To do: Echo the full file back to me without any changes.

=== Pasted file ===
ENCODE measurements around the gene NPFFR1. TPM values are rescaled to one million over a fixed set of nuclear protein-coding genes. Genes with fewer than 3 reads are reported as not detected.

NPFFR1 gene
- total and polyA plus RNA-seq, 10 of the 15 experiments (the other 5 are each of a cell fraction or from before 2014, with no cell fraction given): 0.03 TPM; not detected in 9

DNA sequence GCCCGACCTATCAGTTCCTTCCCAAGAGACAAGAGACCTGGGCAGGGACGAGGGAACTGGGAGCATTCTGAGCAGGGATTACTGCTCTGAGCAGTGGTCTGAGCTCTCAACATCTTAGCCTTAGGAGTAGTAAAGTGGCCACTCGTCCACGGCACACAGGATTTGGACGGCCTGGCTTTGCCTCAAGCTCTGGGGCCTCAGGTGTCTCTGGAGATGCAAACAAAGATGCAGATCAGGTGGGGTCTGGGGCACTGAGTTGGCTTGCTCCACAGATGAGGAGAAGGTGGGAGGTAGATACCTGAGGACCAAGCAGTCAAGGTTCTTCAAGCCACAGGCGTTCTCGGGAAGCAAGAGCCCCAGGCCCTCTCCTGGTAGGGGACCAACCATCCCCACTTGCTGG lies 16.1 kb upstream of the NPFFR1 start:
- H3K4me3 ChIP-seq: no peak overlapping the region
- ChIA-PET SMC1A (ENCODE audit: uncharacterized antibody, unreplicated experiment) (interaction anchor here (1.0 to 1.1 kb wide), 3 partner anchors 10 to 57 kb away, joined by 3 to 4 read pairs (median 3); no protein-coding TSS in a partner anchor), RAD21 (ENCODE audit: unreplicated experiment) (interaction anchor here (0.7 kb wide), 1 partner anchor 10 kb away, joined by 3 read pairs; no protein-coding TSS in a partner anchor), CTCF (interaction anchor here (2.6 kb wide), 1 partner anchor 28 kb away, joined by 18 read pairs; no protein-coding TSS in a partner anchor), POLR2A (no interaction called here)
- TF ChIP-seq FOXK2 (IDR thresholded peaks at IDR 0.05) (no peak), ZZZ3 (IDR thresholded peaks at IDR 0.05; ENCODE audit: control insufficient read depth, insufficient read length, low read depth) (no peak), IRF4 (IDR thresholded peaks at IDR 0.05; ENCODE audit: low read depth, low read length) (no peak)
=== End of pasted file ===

ENCODE measurements around the gene NPFFR1. TPM values are rescaled to one million over a fixed set of nuclear protein-coding genes. Genes with fewer than 3 reads are reported as not detected.

NPFFR1 gene
- total and polyA plus RNA-seq, 10 of the 15 experiments (the other 5 are each of a cell fraction or from before 2014, with no cell fraction given): 0.03 TPM; not detected in 9

DNA sequence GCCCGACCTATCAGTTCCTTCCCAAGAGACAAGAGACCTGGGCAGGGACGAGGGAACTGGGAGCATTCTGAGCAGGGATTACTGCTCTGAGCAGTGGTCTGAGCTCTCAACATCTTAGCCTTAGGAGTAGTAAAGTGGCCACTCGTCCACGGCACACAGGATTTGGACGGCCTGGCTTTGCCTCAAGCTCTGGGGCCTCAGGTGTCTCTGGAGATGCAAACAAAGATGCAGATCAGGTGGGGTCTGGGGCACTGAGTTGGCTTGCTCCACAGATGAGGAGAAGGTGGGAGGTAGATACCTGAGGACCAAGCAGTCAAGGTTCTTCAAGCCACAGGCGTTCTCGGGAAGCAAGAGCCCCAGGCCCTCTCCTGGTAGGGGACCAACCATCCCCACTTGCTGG lies 16.1 kb upstream of the NPFFR1 start:
- H3K4me3 ChIP-seq: no peak overlapping the region
- ChIA-PET SMC1A (ENCODE audit: uncharacterized antibody, unreplicated experiment) (interaction anchor here (1.0 to 1.1 kb wide), 3 partner anchors 10 to 57 kb away, joined by 3 to 4 read pairs (median 3); no protein-coding TSS in a partner anchor), RAD21 (ENCODE audit: unreplicated experiment) (interaction anchor here (0.7 kb wide), 1 partner anchor 10 kb away, joined by 3 read pairs; no protein-coding TSS in a partner anchor), CTCF (interaction anchor here (2.6 kb wide), 1 partner anchor 28 kb away, joined by 18 read pairs; no protein-coding TSS in a partner anchor), POLR2A (no interaction called here)
- TF ChIP-seq FOXK2 (IDR thresholded peaks at IDR 0.05) (no peak), ZZZ3 (IDR thresholded peaks at IDR 0.05; ENCODE audit: control insufficient read depth, insufficient read length, low read depth) (no peak), IRF4 (IDR thresholded peaks at IDR 0.05; ENCODE audit: low read depth, low read length) (no peak)